After reluctantly letting our drummer Doc drive the van (pre Mallard RV) home from St. Louis after a show, we awoke at 5 a.m. with our van being towed to Greenup, Illinois (pop. 1500) and we figured out Doc may have been driving for hours in second gear on the freeway. We spent five days in the town, including Easter Sunday, courtesy of the Zang brothers at Zang Salvage & Recovery, who just happened to have a "a re-done motor, which is just what you boys need." The loaner car was filled with empty cat food cans and Shorty found a pistol in the glove box. The only restaurant was a Dairy Queen. The motel room (also owned by the Zangs) had numerous small holes in the oddly stained walls. Our personalities were changing, the populace was strange, Doc disappeared and we feared for our lives.
Transmusicales Festival in France/Switzerland tour. Although our tour manager-driver explained he had to smoke "jazz cigarettes" to stay awake, and Goob almost died when the confused crowd did the Red Sea when he stage dived, we played on a TV show with Link Wray, toured with Morphine (not the narcotic) and, inexplicably, the French bales of straw were the best we ever used.
En route to Chicago our van broke down outside Albion, so we borrowed a two-seat loaner cargo van with issues from a relative (also with issues). Most of the band had to sit on the floor with the equipment. Naturally, we hit black ice on I-94 and totaled the loaner in a multi-car pileup near Sawyer. We went up on the two driver's side wheels on the guardrail for about a quarter mile, and then came back down on the freeway. Had fate decided to tip us the other way on the guardrail, it was 100-feet down to some train tracks. Thankfully no one was injured too badly. We don't know if Goob's driving saved us or if it was Junior's high pitched screams from the shotgun position.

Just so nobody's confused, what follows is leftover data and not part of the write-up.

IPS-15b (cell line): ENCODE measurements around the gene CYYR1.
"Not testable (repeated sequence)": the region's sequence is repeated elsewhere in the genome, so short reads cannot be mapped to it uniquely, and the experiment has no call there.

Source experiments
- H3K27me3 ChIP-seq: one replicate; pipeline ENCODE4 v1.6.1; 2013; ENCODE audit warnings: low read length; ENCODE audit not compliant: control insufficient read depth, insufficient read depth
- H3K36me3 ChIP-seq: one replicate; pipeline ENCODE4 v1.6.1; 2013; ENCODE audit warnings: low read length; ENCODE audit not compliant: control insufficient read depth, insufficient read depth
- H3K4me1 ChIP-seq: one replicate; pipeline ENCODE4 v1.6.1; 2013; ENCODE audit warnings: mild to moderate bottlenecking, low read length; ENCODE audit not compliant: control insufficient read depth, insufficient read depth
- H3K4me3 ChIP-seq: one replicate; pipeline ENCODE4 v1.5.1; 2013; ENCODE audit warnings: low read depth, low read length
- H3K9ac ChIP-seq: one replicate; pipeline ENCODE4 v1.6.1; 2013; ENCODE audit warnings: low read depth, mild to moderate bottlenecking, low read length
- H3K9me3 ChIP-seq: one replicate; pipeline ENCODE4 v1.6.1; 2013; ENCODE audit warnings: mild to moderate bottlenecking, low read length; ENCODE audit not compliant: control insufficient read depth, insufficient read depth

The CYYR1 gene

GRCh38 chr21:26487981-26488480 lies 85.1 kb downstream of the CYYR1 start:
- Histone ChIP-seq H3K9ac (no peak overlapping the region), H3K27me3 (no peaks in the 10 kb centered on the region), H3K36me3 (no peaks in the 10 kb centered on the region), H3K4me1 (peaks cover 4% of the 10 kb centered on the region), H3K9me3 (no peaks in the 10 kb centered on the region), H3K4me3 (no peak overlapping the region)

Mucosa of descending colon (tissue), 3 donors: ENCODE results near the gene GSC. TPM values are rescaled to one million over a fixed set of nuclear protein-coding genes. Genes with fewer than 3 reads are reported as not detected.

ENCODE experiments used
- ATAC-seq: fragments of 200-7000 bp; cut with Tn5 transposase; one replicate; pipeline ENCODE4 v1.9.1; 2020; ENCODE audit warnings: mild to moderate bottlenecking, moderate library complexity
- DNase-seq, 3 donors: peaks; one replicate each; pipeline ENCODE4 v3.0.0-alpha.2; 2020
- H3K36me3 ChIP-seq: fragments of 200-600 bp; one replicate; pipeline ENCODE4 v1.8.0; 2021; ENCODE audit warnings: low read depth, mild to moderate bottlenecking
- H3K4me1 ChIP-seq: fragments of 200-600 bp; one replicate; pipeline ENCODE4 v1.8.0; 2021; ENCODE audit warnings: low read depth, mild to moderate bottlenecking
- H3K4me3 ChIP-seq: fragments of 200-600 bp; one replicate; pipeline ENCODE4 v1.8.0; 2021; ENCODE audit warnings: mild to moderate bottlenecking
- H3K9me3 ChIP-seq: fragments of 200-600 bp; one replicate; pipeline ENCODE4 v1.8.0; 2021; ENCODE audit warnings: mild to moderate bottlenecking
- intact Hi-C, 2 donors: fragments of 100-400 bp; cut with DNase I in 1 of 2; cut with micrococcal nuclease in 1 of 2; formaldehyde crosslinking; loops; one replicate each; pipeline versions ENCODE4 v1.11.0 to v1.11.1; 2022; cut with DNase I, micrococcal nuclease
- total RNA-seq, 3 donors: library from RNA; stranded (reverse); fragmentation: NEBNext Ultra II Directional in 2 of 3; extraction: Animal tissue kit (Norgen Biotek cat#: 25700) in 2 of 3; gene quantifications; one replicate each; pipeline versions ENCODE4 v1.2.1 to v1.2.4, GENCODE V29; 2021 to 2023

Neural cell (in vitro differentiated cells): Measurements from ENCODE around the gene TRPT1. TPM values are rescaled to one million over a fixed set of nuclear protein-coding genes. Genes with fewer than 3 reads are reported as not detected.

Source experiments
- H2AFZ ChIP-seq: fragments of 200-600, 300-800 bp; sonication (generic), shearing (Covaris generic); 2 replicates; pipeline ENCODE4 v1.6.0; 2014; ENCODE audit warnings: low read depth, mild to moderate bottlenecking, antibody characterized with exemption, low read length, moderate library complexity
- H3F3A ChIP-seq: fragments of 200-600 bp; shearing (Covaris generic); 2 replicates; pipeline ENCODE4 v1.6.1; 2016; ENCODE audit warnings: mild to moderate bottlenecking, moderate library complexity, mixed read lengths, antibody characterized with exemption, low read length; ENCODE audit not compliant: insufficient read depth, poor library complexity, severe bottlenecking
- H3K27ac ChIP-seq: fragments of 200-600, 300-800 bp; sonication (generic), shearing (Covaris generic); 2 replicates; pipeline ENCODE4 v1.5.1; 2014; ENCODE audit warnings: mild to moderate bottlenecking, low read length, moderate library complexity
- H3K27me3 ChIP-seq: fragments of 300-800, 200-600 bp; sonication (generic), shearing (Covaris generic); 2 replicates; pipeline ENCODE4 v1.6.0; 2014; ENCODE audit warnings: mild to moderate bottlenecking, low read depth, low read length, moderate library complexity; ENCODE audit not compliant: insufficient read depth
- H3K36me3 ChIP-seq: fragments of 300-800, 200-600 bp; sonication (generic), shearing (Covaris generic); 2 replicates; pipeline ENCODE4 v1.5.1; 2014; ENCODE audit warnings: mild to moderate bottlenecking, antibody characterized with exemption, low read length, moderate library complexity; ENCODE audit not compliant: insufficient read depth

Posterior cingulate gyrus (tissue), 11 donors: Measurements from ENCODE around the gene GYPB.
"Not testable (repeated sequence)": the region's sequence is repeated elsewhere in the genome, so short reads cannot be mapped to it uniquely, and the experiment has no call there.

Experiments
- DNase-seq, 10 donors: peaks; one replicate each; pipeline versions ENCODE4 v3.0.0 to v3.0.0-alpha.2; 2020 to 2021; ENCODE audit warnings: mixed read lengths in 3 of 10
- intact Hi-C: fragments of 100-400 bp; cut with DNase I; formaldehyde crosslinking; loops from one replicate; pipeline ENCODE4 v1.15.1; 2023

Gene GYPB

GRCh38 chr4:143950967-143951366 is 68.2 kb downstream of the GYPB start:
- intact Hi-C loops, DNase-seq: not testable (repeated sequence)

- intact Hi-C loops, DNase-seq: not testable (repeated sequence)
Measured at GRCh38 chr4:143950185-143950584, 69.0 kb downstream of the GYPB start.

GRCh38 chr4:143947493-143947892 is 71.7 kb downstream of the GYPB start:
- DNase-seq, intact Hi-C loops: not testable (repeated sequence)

While sitting in the Fox Theatre's dressing room waiting to open for Bob Dylan, we were told Bob needed to listen to our record and then he would decide if we could go on. We thought we had the "gig" since they hired us and we had done a sound check. We waited tensely — pretty sure he was playing mind games with us. Goob got lost coming back from the bathroom and ran into him, with a woman from his entourage "just helping him tuck his shirt in." He looked Goob over up and down and said "How you doin'?" and we were then told we had been approved.
It's a tie: Riding to the stage through the crowd on horseback for a concert at The Phoenix Center Amphitheatre, and the horses nearly spooking, but no one getting thrown.
Then, outside of Russell, Kansas, on I-70, mile marker 174 if memory serves, around 3 a.m.: Junior driving. Boss Hoss, Shorty and Doc sleeping. Goob shotgun, reading and looking at pictures in McCall's magazine, looks up and appreciates Junior's effortless execution of a textbook lane change. Proper hand position, turning indicator duration, mirror checks. Junior would later pen a driving manual for our drummers called Eyes on the Prize (Road). #1 tip: Stay awake. —Travis R. Wright
Goober & the Peas play on Friday, Aug. 5, at the Magic Bag, 22920 Woodward Ave., Ferndale; 248-544-3030; themagicbag.com; $12.